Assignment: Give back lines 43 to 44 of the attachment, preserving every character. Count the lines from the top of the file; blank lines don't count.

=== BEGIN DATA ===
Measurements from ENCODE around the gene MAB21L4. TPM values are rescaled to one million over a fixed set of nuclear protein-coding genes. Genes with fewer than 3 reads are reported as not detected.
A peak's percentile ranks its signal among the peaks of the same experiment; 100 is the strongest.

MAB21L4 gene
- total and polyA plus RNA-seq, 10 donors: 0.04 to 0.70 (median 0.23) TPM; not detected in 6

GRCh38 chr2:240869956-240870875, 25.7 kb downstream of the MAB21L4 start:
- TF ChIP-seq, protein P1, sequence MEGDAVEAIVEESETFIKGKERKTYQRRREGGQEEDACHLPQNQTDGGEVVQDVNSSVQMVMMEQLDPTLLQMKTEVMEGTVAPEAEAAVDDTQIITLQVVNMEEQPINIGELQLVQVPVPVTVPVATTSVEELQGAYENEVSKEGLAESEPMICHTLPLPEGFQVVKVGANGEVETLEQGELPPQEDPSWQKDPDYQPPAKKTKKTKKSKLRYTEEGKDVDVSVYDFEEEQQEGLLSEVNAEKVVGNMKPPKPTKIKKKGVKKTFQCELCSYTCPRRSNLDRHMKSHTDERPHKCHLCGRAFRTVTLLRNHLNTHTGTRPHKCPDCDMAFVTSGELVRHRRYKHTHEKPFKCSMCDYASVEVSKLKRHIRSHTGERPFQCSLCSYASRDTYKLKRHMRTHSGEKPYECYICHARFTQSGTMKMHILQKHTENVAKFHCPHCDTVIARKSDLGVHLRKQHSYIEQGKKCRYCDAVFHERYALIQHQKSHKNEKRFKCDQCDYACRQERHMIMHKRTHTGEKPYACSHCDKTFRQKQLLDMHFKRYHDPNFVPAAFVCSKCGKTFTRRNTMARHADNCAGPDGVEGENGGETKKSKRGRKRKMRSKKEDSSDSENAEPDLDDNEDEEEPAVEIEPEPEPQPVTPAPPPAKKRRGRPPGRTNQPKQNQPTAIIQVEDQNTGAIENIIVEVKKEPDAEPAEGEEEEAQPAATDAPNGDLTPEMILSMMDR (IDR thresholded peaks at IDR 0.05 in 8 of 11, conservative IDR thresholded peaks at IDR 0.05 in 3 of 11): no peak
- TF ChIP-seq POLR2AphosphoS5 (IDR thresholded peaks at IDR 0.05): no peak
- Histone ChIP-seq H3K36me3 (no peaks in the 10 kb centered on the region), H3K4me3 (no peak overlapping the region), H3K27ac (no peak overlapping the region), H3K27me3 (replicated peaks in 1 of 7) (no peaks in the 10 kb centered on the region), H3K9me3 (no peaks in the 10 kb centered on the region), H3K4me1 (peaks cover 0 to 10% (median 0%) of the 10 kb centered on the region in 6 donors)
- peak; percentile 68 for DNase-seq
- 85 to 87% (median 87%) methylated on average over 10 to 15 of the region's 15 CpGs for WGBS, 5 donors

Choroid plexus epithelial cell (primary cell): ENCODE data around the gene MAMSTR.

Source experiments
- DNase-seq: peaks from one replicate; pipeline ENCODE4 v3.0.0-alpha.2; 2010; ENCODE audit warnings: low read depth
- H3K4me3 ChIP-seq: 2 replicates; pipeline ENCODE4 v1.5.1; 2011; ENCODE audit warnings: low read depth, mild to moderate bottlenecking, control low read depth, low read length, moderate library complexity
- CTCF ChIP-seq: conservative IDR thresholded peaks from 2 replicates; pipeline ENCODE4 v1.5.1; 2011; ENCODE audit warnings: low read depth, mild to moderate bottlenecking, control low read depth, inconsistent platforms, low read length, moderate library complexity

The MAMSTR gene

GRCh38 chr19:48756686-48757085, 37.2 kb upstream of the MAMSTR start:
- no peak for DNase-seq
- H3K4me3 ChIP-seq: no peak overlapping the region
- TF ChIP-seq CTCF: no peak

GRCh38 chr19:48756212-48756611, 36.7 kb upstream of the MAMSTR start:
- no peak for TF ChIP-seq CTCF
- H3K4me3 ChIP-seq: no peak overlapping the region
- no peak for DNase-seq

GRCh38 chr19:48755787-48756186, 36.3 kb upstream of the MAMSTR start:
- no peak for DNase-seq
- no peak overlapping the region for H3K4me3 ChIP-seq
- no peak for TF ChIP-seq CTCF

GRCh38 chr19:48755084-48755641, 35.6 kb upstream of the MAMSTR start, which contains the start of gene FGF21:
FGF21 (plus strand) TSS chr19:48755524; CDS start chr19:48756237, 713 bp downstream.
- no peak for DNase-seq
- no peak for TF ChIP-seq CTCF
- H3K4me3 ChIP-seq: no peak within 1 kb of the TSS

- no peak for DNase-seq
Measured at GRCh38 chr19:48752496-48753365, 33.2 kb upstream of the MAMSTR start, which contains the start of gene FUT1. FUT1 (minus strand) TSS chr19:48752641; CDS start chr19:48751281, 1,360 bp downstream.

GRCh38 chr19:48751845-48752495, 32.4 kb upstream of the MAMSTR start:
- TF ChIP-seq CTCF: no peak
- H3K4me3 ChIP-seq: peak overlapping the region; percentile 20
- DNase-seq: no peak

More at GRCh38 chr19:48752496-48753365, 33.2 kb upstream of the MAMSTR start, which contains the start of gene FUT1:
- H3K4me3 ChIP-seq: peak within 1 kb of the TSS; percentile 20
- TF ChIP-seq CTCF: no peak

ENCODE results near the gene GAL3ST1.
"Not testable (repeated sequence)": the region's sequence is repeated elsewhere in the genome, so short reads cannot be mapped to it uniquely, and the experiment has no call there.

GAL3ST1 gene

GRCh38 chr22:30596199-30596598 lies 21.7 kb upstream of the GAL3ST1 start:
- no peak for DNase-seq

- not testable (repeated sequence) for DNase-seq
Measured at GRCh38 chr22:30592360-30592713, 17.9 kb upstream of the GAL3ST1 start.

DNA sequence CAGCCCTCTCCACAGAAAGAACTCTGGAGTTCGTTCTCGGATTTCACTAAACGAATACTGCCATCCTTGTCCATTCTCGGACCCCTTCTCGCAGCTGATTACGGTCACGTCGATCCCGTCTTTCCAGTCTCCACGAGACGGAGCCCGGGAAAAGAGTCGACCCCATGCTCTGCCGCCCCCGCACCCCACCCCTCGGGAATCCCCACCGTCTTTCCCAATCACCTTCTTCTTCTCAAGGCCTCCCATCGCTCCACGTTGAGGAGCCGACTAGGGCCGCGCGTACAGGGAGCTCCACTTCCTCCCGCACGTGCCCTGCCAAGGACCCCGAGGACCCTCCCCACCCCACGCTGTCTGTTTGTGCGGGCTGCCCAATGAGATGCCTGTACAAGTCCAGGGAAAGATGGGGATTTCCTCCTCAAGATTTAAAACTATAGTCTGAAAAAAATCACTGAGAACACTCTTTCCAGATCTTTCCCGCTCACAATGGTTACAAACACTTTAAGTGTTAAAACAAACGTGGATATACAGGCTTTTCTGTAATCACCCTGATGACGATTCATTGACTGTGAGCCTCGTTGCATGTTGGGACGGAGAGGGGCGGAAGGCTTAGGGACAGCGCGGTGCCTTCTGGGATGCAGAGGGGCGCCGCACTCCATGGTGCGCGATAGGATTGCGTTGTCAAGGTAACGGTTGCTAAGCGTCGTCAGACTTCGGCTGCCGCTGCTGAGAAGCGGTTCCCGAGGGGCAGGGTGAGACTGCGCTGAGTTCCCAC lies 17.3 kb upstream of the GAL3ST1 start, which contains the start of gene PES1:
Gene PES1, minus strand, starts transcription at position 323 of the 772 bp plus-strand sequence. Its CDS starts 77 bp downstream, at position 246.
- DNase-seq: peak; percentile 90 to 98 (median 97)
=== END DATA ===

ENCODE results near the gene GAL3ST1.
"Not testable (repeated sequence)": the region's sequence is repeated elsewhere in the genome, so short reads cannot be mapped to it uniquely, and the experiment has no call there.